My work is doing therapy. I meet with people, and we talk. I also do some play therapy with children, art therapy and experiential therapy, but therapy is mostly about talking together. And the talking together has a purpose. The purpose is to effect change.
Even though I’ve been doing this therapy stuff now for 20 years, my belief in it is always renewed when I meet with someone, such as a family or couple, and even in the intake session, they tell me that talking together like we’re doing is already helping them. Right then. Right there.
It’s a powerful thing, talking. Good talking can produce immediate change. Change in how you think. Change in how you feel. Change in what you do. Change in how you relate to others.
Now, talking in a therapist’s office involves working with a professional, so there’s a lot of training and experience involved in helping with that type of change. But just regular talking together — that’s something we all do with lots of people. Some people are really good at it, but more and more, people are losing track of how to talk effectively. Talking, communicating, listening, connecting — that’s what I’m referring to.
It’s not a subject required in school, but I think it should be.
You see, I think we mostly know how to talk at, not talk with.
Talking at is like dumping out a big bucket of liquid on the other person. You get rid of something heavy. You feel lighter. You get something off your chest. But the other person is all wet with your stuff. Sometimes your stuff is just wet like water; sometimes it’s more toxic than that. Sometimes the liquid is more like poison.
Talking with is quite different. Talking with is like sharing a bucket. You each put in some liquid, taking turns, and you create a new substance that is shared and fresh. It has potential instead of poison.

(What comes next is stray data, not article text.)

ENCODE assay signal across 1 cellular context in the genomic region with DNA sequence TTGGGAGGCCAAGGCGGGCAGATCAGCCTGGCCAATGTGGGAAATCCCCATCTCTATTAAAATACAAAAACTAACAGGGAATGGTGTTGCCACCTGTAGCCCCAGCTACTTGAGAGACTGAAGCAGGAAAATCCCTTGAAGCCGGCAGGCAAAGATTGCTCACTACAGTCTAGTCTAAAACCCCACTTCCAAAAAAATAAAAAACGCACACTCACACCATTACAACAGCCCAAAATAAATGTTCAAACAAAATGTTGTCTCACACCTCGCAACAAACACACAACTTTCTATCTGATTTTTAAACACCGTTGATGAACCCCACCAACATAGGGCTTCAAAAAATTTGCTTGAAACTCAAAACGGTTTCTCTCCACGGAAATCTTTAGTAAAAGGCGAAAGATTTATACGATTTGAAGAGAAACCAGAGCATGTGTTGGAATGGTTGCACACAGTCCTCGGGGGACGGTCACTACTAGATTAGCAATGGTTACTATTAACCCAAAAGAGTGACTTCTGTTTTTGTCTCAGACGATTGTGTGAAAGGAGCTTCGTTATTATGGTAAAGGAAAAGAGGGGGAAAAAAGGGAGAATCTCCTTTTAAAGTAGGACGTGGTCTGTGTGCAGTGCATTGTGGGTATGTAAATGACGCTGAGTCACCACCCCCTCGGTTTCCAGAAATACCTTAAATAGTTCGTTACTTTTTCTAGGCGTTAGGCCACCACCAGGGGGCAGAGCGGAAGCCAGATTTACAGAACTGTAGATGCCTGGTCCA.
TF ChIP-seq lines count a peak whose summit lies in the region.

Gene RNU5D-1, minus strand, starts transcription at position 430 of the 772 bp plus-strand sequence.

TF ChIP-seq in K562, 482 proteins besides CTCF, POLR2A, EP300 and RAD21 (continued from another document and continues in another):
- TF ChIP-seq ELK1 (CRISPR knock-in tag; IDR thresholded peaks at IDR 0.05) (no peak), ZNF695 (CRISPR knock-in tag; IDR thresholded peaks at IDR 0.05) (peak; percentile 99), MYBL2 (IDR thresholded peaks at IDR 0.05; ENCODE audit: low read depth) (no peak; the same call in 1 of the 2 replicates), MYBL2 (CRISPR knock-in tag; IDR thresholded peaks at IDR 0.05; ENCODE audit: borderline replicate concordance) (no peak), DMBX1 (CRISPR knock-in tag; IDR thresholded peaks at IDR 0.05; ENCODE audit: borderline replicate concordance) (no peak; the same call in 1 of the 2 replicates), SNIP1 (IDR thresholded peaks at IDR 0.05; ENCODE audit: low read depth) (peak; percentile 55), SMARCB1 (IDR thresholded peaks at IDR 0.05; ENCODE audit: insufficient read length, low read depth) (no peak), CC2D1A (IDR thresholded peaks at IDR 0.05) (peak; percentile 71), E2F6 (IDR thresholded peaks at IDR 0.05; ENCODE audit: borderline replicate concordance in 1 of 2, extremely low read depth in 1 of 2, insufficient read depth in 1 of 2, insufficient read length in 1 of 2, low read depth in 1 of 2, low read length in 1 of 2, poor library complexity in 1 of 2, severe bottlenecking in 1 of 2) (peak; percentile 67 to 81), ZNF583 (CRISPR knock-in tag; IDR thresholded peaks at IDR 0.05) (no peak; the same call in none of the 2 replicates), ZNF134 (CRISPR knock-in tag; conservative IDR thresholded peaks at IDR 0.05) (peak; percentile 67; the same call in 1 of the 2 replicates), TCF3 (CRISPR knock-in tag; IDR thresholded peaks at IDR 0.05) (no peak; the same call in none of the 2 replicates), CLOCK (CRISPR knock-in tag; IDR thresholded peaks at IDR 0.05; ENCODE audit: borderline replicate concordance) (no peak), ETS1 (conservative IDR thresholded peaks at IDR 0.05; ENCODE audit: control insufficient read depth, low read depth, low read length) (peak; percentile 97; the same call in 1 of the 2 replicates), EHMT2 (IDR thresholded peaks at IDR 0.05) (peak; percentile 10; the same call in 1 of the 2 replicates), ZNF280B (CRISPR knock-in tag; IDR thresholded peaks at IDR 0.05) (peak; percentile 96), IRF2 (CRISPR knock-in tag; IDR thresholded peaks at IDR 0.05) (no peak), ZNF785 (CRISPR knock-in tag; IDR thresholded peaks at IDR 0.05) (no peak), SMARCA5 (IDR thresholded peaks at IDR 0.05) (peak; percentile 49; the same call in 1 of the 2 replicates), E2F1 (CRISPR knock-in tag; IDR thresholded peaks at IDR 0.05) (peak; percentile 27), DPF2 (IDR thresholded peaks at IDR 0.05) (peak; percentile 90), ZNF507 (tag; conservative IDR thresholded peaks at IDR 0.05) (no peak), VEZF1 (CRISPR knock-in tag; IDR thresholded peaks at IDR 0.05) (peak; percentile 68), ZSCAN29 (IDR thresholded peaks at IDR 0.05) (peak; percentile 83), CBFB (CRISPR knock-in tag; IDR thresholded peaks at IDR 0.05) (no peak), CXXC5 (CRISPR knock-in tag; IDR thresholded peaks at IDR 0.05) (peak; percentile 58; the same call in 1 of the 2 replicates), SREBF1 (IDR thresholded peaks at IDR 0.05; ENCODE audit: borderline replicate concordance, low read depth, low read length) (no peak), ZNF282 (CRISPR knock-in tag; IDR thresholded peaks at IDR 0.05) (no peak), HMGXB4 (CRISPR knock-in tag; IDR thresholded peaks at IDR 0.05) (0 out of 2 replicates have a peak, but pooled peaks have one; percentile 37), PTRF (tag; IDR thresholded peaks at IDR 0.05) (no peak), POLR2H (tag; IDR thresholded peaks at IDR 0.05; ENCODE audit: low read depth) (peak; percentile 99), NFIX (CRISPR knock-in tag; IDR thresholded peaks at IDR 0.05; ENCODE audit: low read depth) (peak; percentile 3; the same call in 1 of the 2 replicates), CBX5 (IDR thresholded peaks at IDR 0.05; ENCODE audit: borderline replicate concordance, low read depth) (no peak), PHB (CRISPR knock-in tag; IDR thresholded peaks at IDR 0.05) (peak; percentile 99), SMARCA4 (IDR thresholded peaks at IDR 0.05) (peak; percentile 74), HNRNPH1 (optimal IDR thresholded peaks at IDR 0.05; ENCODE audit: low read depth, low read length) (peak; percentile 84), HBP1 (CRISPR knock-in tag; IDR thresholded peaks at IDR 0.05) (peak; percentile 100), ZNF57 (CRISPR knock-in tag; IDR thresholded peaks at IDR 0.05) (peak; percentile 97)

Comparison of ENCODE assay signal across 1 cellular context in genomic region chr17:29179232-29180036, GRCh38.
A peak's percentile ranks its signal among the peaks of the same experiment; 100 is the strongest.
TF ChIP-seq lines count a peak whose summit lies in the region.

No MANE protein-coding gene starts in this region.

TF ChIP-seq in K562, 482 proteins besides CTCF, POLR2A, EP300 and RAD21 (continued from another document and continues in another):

Talking at is really quite easy. It really just involves you with another person standing by.
Talking with is much more difficult. It involves a connection with another person, not just their presence.
Talking with someone shows you care about them and not just yourself.
Think about the last time you really enjoyed a conversation. What made it enjoyable?
Think about the last time you didn’t enjoy a conversation. What made it no fun?
If you reflect, I would think you’d come up with something like this…
Enjoyable conversation is mutual. It's back and forth. Both of us got to talk. Both of us listened to the other.
A no-fun conversation is one way, and consists of arguing and not listening to the other person. It's boring, and made me angry/upset.
Want to have better conversations with your partner, kids, friends or boss?
There are entire books written on how to communicate better. But you are just reading a short article, so here’s my short suggestion — try these two things:
Pay attention to the conversation.
Tune in to the other person and tune out other things that could distract you. We are so used to multi-tasking with our electronic devices that we often apply this to our conversations. It doesn’t work well with people. So look right at the person you’re talking with, watch them closely and think about how they might be feeling as well as what they are saying. Note the person’s body language and tone of voice. Active listening involves paying attention to both the way something is being said and the words being used to say it.
Wait until the other person is finished talking before responding.
Did you know that we can hear more words per minute than we can speak? Most people speak between 100-175 words per minute. We can listen and understand at a much higher rate—up to 300 words per minute. Because of this difference, we often start responding in our minds while the other person is still talking to us instead of listening at the 100 percent level. So try to truly wait to respond — both outloud and in your head.
Even small change in these two ways can make a big difference in your relationships. Give it a try!
Musings on life and relationships from Family Therapist Tamera Schreur